Blackfriars Developments were so impressed by his concept that they fired the architects who had already begun the interior re-fit, in order to get Alsop inside their listed building. Their choice for the new Mansion House, Victoria House in Bloomsbury which was built in 1924, is strongly tipped to be the future Mayor's home. From its WC1 postcode alone, Victoria House is easily the best location on the shortlist.
Two exhibitions, hanging side by side at the capital's Oxo Tower Gallery, illustrate the cross-fertilisation of ideas for a new building to house the Greater London Authority. "Masterclass 98" features six canvases from six architects - Will Alsop, Edward Cullinnan, Piers Gough, Eva Jiricna, Jeremy Dixon and Edward Jones and Tony Fretton - who were given just six hours to come up with ideas for the Greater London Authority Building.
In an adjacent gallery is an exhibition of seven locations for the future Mayor of London's HQ, shortlisted by the Minister for London, Nick Raynsford. The developers of the sites have presented their ideas for the building to canvas Londoners' opinions. In six weeks' time, the Minister will announce a shortlist of two or three for the next round.
Never mind who is going to be mayor of London. Where he, or she, will be based with 25 members of the Assembly looks like being an even more controversial question. London may be a cultural trailblazer, bursting with new ideas and youthful icons of art, pop, fashion, food and film, but the Mayor's headquarters has to send out the right message about governance of the capital. All eyes are off the Dome for the moment, and expectations are focused on the Ministry for London to find a home for the new Mayor and Assembly that not only reflects the spirit of the times, but creates a coherent civic identity.
The assembly building must be accessible and easily reached by public transport, as well as not being seen to be off-putting. It must unite north and south London as well as east and west. Worse, it has to be procured on leasehold for just 15 years, which means that the Government has to work with property developers to find the right site.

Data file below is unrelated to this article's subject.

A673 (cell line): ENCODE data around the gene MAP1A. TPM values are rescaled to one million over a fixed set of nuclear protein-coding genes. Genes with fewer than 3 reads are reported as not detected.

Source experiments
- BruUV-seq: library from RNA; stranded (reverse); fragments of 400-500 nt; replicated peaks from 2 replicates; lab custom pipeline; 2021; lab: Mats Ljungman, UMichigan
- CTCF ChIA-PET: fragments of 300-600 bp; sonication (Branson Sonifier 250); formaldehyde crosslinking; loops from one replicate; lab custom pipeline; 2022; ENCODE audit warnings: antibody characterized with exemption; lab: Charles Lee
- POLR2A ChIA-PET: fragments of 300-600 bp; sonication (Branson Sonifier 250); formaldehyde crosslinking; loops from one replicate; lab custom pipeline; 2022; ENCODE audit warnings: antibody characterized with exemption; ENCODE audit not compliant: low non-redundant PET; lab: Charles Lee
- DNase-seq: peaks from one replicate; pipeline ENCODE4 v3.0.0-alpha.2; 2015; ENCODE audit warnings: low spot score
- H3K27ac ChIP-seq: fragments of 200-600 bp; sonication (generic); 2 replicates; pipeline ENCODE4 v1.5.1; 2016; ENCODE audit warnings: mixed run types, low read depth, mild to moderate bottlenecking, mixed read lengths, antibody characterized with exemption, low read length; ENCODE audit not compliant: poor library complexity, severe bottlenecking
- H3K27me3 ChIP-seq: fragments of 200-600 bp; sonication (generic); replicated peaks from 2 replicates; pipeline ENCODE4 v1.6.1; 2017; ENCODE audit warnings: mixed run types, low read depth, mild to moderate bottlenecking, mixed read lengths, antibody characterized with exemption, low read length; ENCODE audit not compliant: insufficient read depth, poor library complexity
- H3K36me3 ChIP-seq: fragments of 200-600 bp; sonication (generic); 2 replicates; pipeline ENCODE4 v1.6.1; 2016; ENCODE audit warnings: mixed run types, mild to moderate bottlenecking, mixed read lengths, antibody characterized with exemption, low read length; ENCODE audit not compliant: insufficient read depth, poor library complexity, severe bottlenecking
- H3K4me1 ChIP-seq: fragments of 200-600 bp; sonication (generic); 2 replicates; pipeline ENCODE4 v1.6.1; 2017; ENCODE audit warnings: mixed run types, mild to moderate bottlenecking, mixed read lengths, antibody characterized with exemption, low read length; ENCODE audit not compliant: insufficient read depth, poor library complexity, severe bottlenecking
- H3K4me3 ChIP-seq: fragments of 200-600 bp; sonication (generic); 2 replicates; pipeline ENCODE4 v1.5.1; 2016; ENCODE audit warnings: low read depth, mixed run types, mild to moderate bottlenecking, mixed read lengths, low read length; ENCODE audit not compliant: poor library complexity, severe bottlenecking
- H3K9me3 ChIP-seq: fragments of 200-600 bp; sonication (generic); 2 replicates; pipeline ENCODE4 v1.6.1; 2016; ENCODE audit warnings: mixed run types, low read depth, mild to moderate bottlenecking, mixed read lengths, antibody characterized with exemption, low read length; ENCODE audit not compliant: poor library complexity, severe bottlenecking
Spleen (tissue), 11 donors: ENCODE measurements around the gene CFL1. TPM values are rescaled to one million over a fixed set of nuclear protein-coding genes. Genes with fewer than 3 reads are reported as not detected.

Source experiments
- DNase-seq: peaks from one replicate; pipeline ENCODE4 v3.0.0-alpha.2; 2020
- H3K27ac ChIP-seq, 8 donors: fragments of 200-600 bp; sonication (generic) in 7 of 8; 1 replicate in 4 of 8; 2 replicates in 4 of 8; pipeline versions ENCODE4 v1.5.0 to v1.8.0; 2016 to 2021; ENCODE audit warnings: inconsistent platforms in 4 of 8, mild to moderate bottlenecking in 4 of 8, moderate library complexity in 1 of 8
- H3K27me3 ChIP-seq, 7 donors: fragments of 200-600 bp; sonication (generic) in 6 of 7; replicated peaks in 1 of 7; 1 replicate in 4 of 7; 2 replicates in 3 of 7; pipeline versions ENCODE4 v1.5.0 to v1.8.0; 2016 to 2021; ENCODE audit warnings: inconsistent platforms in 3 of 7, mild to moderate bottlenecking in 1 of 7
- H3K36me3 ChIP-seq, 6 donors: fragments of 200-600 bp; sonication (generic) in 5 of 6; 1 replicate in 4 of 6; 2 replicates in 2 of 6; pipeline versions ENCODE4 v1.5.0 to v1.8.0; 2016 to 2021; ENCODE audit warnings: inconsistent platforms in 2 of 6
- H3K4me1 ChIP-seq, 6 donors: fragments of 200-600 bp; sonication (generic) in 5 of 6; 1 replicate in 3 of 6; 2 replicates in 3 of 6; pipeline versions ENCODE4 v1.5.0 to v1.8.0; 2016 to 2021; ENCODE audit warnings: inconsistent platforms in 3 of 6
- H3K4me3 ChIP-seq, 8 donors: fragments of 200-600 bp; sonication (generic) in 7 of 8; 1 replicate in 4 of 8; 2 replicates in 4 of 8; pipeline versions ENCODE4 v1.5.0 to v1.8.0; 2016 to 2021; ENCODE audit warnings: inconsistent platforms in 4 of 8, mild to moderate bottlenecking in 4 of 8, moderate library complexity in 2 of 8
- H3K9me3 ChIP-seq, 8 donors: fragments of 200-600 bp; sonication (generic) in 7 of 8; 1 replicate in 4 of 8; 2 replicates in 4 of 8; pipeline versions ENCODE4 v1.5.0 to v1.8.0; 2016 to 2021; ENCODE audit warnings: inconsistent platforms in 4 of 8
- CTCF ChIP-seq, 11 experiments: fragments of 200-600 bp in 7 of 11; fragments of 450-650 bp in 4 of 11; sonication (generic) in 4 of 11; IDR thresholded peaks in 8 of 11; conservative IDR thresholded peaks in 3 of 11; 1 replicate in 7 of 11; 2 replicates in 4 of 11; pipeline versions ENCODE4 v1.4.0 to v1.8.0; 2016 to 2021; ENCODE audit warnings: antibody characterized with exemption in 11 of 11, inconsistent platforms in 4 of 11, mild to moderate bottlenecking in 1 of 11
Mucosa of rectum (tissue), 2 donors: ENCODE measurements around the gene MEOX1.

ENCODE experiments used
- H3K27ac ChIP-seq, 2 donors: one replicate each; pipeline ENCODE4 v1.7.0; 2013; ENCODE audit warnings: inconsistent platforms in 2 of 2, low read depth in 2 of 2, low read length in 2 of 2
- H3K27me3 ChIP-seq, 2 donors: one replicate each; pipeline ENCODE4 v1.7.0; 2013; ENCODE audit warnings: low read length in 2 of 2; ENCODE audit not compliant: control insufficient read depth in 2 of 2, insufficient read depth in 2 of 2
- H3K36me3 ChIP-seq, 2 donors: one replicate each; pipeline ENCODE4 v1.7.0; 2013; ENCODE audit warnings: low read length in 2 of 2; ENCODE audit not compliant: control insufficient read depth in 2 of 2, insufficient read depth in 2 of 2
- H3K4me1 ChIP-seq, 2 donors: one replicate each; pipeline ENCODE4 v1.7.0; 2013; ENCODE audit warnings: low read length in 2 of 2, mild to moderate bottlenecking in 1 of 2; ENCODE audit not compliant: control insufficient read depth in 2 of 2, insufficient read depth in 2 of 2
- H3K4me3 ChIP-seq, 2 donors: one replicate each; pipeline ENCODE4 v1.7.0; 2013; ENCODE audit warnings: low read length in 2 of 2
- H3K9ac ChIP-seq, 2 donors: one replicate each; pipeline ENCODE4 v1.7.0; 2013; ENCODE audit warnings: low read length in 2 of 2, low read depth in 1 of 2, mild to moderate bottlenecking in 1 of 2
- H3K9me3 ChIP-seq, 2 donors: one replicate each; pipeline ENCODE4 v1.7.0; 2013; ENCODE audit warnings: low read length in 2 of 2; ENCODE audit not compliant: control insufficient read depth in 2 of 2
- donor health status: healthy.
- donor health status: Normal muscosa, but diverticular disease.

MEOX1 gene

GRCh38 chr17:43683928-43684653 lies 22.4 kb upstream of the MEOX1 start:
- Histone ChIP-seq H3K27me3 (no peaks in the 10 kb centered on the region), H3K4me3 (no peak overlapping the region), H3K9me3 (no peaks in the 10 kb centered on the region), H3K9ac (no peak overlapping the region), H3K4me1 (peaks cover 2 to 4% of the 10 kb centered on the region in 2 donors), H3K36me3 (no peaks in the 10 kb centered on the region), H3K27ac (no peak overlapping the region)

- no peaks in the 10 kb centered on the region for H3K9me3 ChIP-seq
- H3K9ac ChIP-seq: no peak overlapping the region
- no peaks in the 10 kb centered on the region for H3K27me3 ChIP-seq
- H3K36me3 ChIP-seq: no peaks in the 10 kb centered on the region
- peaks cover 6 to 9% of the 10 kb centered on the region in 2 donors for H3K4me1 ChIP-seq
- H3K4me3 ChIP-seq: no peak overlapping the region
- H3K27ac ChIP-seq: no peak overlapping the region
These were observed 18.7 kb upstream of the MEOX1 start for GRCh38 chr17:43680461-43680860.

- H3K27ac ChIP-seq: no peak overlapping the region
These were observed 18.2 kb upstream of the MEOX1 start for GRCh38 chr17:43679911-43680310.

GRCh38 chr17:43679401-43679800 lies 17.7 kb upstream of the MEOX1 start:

When Donald Dewar, the Minister for Scotland, had to find a location for the Scottish Parliament, he involved architects. At first he commissioned feasibility studies on Edinburgh locations and then, at the last minute, found an entirely new location in Edinburgh before putting out on open competition the brief to design the new Parliament.
Nick Raynsford has no wish to get into that sort of architectural jump- off for a leasehold building. There is no shortage of potentially prestigious buildings, thanks to corporate belt tightening - the empty Shell HQ is on a prime riverfront site - but this made his task more difficult, owing to the cultural baggage that accompanies a civic centre for the Mayor.
As the client in a real estate deal, the Minister went to estate agents Knight, Frank & Rutley and got them to sleuth six locations, tactfully dotted along both sides of the Thames from Vauxhall to London's docklands. They are at Canary Wharf, E14; London Bridge City Road, SE1; Regent's Place, Euston Road, NW1; Vauxhall Cross, SE11; Wilton Road, SW1; all of which require new buildings on site, and also Camelford House, SE11; and Victoria House, Bloomsbury Square, WC1, both existing buildings that require refurbishment.
Camelford House is to get a sail in the foyer and some potted plants; Victoria House was going to get a Sixties-type conversion to the blandly lit, homogenous anonymity that passes for good design in the US - until Blackfriars Developments saw the light and got Will Alsop on board.
New buildings proposed for the four other sites by the developers are not much better. What sort of Mayor would move into the shimmering, Saatchi- style gloss and glamour of a new glass building by Munkenbeck and Marshall near Victoria Station?